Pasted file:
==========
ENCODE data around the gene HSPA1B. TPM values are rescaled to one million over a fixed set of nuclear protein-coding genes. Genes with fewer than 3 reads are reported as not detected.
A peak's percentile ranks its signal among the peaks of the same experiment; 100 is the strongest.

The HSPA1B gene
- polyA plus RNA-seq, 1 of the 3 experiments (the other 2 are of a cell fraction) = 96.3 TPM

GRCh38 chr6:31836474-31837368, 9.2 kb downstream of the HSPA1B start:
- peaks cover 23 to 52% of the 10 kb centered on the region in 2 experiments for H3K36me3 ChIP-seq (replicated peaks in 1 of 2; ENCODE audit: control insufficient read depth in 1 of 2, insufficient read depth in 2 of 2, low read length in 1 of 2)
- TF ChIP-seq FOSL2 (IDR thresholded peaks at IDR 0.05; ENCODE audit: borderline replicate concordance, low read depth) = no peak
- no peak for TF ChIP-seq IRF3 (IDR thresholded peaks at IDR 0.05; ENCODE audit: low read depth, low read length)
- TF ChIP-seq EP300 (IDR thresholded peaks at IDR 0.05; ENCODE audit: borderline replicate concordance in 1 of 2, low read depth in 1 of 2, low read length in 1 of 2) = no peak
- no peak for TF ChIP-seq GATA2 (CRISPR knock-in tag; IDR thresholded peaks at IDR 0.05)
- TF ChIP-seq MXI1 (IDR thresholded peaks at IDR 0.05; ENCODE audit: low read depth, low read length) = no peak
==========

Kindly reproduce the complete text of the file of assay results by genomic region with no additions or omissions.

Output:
ENCODE data around the gene HSPA1B. TPM values are rescaled to one million over a fixed set of nuclear protein-coding genes. Genes with fewer than 3 reads are reported as not detected.
A peak's percentile ranks its signal among the peaks of the same experiment; 100 is the strongest.

The HSPA1B gene
- polyA plus RNA-seq, 1 of the 3 experiments (the other 2 are of a cell fraction) = 96.3 TPM

GRCh38 chr6:31836474-31837368, 9.2 kb downstream of the HSPA1B start:
- peaks cover 23 to 52% of the 10 kb centered on the region in 2 experiments for H3K36me3 ChIP-seq (replicated peaks in 1 of 2; ENCODE audit: control insufficient read depth in 1 of 2, insufficient read depth in 2 of 2, low read length in 1 of 2)
- TF ChIP-seq FOSL2 (IDR thresholded peaks at IDR 0.05; ENCODE audit: borderline replicate concordance, low read depth) = no peak
- no peak for TF ChIP-seq IRF3 (IDR thresholded peaks at IDR 0.05; ENCODE audit: low read depth, low read length)
- TF ChIP-seq EP300 (IDR thresholded peaks at IDR 0.05; ENCODE audit: borderline replicate concordance in 1 of 2, low read depth in 1 of 2, low read length in 1 of 2) = no peak
- no peak for TF ChIP-seq GATA2 (CRISPR knock-in tag; IDR thresholded peaks at IDR 0.05)
- TF ChIP-seq MXI1 (IDR thresholded peaks at IDR 0.05; ENCODE audit: low read depth, low read length) = no peak